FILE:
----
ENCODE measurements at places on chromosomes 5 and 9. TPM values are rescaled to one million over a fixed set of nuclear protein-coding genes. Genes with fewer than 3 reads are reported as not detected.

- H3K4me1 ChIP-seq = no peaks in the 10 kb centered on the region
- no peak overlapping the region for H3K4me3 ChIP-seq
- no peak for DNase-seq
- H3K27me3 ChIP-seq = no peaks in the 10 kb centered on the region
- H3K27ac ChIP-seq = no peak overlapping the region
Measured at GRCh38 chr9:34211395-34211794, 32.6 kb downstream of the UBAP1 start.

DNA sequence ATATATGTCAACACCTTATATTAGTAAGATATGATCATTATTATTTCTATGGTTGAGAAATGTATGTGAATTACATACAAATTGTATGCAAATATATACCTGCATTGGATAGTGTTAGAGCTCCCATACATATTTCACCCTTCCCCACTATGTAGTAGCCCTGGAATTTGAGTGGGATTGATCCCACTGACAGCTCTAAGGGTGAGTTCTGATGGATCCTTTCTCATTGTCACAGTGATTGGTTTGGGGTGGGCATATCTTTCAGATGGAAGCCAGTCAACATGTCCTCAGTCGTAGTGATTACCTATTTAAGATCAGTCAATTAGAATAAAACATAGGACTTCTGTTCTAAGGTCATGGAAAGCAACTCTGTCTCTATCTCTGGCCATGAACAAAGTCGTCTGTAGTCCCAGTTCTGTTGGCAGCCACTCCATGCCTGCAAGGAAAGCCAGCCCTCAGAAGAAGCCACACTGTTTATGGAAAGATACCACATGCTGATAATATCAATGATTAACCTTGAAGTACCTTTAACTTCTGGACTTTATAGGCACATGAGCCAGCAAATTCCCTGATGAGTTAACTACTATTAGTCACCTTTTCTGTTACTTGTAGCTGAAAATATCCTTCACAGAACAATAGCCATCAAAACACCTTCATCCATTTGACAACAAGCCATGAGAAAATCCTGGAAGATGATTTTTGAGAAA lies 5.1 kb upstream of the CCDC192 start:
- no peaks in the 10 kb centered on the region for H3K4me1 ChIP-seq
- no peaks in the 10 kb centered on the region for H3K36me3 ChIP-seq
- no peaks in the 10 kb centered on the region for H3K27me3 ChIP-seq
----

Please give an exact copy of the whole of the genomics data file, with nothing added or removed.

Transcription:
ENCODE measurements at places on chromosomes 5 and 9. TPM values are rescaled to one million over a fixed set of nuclear protein-coding genes. Genes with fewer than 3 reads are reported as not detected.

- H3K4me1 ChIP-seq = no peaks in the 10 kb centered on the region
- no peak overlapping the region for H3K4me3 ChIP-seq
- no peak for DNase-seq
- H3K27me3 ChIP-seq = no peaks in the 10 kb centered on the region
- H3K27ac ChIP-seq = no peak overlapping the region
Measured at GRCh38 chr9:34211395-34211794, 32.6 kb downstream of the UBAP1 start.

DNA sequence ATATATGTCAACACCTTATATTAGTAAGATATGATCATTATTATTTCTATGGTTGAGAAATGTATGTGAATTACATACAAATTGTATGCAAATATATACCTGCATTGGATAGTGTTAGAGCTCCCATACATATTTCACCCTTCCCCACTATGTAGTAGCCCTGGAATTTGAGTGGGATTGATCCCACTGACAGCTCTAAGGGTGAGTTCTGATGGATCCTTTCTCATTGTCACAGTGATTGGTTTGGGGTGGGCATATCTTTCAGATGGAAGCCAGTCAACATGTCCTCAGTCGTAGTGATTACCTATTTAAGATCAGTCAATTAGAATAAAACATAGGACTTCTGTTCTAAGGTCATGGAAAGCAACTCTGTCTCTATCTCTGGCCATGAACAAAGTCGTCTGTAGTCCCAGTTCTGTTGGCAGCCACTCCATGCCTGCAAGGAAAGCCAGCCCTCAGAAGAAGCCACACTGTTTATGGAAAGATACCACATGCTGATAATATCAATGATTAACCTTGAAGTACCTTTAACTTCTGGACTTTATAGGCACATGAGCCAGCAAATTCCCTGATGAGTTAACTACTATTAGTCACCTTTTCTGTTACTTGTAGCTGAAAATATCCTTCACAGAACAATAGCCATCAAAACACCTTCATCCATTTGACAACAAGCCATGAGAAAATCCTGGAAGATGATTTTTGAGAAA lies 5.1 kb upstream of the CCDC192 start:
- no peaks in the 10 kb centered on the region for H3K4me1 ChIP-seq
- no peaks in the 10 kb centered on the region for H3K36me3 ChIP-seq
- no peaks in the 10 kb centered on the region for H3K27me3 ChIP-seq